The Japanese have a secret that embodies the idea of happiness in living, and it is called Ikigai.
Essentially, Ikigai, loosely translated to life value, or life worth, is a concept of living that the Japanese culture imbibes for decades.
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Ikigai is illustrated in four overlapping circles, as in a Venn Diagram which talks about a synthesis of:
According to psychiatrist Mieko Kamiya, the concept of Ikigai is similar to happiness, but with a difference.
Ikigai looks at the larger picture of life, allowing you to be ok with a miserable situation, as the grand vision of life, and the future is still positive.
The concept of Ikigai aligns with everyday life, as opposed to a lifetime. It makes us appreciate our daily life, celebrating it, and experiencing the small joys of living.
Ikigai is the reason you wake up in the morning for, that thing you live for, daily.
Japanese have a large number of senior citizens, including many centenarians, with the average lifetime being 87 years for women and 81 years for men.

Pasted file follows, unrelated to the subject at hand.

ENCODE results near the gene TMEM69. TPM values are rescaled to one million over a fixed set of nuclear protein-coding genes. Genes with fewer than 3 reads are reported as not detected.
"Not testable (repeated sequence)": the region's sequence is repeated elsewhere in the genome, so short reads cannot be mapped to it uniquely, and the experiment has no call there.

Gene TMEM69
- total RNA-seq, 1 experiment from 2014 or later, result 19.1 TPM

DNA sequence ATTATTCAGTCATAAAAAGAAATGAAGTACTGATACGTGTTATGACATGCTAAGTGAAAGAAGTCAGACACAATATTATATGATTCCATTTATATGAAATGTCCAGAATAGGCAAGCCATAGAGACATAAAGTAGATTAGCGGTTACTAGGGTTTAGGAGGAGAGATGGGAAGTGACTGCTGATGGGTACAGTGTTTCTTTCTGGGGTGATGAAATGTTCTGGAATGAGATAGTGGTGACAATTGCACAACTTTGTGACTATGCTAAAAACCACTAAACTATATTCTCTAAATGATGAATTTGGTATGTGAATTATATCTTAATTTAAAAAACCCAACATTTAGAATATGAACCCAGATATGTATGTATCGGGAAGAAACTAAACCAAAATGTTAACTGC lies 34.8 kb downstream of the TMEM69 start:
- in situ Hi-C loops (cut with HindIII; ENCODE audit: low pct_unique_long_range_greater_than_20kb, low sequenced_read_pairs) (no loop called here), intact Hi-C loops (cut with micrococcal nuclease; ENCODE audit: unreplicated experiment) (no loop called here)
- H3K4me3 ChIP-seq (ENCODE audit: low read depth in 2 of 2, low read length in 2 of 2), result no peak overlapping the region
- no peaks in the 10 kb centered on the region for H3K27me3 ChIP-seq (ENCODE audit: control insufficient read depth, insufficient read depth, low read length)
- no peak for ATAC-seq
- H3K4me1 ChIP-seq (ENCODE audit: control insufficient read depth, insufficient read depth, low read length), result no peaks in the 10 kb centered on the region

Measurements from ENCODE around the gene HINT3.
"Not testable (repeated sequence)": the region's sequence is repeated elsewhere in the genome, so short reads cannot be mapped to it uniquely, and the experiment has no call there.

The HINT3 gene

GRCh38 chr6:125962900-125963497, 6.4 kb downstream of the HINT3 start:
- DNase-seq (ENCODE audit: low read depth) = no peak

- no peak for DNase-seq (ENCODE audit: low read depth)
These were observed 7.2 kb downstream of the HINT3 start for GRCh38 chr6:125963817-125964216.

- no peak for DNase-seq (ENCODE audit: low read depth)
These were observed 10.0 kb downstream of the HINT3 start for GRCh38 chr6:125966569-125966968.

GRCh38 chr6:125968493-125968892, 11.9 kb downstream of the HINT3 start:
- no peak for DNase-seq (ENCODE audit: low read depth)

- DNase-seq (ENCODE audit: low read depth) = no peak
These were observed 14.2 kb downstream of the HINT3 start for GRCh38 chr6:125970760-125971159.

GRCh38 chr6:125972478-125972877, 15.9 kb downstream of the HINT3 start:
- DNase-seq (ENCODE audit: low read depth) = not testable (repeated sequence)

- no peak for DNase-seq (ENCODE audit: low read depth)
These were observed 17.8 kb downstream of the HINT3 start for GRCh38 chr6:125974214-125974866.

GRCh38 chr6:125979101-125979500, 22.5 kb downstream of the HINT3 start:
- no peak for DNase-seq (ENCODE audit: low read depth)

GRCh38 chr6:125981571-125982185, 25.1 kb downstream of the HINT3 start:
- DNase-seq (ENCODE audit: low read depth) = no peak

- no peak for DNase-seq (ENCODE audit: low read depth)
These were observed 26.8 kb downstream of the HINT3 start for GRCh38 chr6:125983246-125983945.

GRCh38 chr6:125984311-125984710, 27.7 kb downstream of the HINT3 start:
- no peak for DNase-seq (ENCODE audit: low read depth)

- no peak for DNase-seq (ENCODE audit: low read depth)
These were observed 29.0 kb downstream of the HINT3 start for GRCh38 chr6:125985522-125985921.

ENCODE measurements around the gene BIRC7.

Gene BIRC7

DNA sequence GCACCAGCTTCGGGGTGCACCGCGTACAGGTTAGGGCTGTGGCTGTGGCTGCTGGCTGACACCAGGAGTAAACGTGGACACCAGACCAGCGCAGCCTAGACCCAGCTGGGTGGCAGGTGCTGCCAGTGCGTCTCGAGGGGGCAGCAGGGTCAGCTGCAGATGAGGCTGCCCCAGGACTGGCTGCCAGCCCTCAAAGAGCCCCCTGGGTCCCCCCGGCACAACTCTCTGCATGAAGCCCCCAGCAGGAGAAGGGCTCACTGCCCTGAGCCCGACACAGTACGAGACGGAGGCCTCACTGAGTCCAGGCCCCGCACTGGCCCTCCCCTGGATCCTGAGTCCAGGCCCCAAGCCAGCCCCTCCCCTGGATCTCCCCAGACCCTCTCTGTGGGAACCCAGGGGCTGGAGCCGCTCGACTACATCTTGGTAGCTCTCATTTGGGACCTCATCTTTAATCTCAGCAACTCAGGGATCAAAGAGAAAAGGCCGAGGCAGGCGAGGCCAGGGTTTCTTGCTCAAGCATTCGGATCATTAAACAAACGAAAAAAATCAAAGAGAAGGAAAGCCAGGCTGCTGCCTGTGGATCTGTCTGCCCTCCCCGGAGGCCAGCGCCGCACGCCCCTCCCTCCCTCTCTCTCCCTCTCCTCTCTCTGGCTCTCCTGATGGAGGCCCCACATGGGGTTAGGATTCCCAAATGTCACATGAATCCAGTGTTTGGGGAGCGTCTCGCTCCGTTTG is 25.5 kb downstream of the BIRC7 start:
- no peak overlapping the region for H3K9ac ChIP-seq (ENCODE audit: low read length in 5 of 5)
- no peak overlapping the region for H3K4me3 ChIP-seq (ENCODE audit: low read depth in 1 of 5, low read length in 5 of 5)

Ikigai has been a major reason for the long life of the Japanese, along with special kinds of diets.
Make three small lists:
The cross-section or overlap of these three lists, is your Ikigai, something you should do for the rest of your life.
Ikigai is not a theoretical concept to be understood and left aside, and can only work in daily action and constant practice.
Your work should make a difference in people's lives, and not necessarily would be just working hard.
In the last 20 years, there has been a shift in Japan towards more awareness and freedom to seek one’s desired role. Job hopping, once considered Taboo, is gaining acceptance.
The young generation holds the key to untangle and repair the connections between true ikigai and the work they do so that the work-life balance is enhanced.